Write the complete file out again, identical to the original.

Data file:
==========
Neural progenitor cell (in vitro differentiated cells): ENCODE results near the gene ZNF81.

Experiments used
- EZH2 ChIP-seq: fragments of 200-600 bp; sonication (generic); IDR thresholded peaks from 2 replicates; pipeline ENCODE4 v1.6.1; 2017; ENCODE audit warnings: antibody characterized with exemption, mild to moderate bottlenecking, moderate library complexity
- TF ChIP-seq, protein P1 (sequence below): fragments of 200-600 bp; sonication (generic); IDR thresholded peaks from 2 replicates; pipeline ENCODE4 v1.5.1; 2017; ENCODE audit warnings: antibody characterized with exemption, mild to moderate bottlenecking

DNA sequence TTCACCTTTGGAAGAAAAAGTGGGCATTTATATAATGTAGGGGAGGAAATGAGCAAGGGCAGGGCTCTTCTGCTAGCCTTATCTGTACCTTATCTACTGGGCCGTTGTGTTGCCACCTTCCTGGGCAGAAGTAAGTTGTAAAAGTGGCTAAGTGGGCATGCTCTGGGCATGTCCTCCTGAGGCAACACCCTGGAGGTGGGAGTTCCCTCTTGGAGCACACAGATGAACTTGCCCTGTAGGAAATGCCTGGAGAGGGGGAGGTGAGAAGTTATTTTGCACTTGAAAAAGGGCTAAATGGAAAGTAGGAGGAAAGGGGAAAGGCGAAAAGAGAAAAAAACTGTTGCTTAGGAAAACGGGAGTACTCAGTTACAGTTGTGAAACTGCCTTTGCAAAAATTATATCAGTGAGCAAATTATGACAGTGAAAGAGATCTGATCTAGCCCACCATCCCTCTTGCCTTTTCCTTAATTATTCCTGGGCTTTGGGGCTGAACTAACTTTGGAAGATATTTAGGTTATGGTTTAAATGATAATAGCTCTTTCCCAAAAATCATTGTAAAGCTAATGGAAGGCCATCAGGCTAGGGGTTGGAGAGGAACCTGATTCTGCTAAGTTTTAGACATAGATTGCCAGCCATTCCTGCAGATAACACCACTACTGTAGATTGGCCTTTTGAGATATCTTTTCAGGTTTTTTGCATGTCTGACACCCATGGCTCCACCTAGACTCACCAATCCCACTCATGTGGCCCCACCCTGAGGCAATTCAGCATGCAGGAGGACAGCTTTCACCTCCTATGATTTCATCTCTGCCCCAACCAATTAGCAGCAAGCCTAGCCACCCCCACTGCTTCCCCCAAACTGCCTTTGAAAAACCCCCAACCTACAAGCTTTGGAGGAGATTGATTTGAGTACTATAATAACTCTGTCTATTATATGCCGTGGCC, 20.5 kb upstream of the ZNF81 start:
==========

Neural progenitor cell (in vitro differentiated cells): ENCODE results near the gene ZNF81.

Experiments used
- EZH2 ChIP-seq: fragments of 200-600 bp; sonication (generic); IDR thresholded peaks from 2 replicates; pipeline ENCODE4 v1.6.1; 2017; ENCODE audit warnings: antibody characterized with exemption, mild to moderate bottlenecking, moderate library complexity
- TF ChIP-seq, protein P1 (sequence below): fragments of 200-600 bp; sonication (generic); IDR thresholded peaks from 2 replicates; pipeline ENCODE4 v1.5.1; 2017; ENCODE audit warnings: antibody characterized with exemption, mild to moderate bottlenecking

DNA sequence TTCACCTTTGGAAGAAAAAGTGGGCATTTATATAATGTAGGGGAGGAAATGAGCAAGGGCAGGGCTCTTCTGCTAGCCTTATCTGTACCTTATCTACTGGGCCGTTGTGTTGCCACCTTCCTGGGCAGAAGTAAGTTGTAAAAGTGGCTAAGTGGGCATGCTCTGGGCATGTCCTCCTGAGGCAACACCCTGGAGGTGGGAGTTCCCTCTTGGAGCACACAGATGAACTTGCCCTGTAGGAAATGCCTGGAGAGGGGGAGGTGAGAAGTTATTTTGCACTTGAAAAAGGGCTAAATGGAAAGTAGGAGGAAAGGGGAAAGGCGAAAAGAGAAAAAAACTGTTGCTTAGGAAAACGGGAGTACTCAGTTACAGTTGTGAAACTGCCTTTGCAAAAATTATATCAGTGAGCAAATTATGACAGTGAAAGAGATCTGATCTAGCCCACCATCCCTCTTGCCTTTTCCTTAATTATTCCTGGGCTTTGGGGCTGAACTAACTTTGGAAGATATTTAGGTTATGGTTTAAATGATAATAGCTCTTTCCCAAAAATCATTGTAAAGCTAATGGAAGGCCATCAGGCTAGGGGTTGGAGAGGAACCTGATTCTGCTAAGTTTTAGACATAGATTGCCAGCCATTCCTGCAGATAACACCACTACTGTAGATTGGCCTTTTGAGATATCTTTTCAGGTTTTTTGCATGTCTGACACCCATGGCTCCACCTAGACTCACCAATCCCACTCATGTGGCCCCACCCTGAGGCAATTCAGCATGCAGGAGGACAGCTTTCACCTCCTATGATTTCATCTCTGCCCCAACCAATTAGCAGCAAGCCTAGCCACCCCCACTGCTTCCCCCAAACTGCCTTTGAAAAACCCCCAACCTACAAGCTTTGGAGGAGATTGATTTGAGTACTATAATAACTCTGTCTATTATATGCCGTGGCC, 20.5 kb upstream of the ZNF81 start: